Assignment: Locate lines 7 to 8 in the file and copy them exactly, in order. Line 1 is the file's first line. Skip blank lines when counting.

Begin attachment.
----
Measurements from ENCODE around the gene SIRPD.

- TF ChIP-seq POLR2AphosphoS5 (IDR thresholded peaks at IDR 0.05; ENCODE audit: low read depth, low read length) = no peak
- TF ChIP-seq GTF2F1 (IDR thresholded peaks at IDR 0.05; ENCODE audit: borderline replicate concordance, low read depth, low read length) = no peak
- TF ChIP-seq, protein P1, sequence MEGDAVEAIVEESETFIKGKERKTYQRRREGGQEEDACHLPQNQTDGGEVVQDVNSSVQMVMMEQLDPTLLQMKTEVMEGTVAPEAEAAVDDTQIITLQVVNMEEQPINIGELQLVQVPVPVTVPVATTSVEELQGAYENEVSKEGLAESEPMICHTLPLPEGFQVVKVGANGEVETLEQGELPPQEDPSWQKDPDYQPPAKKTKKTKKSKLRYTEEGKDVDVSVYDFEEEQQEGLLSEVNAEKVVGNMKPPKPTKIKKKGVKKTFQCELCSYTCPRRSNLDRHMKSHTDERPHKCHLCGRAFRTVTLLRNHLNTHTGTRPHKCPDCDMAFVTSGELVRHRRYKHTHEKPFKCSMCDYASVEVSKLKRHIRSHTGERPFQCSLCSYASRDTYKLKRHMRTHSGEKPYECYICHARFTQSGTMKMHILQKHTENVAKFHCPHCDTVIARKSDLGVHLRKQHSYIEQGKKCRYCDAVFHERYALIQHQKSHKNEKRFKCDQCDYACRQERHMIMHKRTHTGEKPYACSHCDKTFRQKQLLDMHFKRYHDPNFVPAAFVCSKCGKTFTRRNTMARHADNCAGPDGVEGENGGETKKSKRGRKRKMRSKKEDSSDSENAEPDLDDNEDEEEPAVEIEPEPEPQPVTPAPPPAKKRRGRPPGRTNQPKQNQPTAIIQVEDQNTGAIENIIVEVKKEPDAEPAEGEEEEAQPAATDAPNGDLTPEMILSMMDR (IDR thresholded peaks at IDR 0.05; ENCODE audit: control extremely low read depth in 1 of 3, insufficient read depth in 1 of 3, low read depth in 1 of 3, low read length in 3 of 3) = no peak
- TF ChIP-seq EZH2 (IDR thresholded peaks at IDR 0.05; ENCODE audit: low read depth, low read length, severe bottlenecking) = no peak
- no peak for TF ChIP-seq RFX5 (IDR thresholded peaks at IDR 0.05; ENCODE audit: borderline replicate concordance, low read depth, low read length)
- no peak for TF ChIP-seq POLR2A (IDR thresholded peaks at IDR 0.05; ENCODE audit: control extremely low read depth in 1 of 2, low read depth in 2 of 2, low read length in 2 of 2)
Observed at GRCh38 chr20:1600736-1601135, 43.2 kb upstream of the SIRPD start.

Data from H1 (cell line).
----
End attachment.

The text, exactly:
- no peak for TF ChIP-seq POLR2A (IDR thresholded peaks at IDR 0.05; ENCODE audit: control extremely low read depth in 1 of 2, low read depth in 2 of 2, low read length in 2 of 2)
Observed at GRCh38 chr20:1600736-1601135, 43.2 kb upstream of the SIRPD start.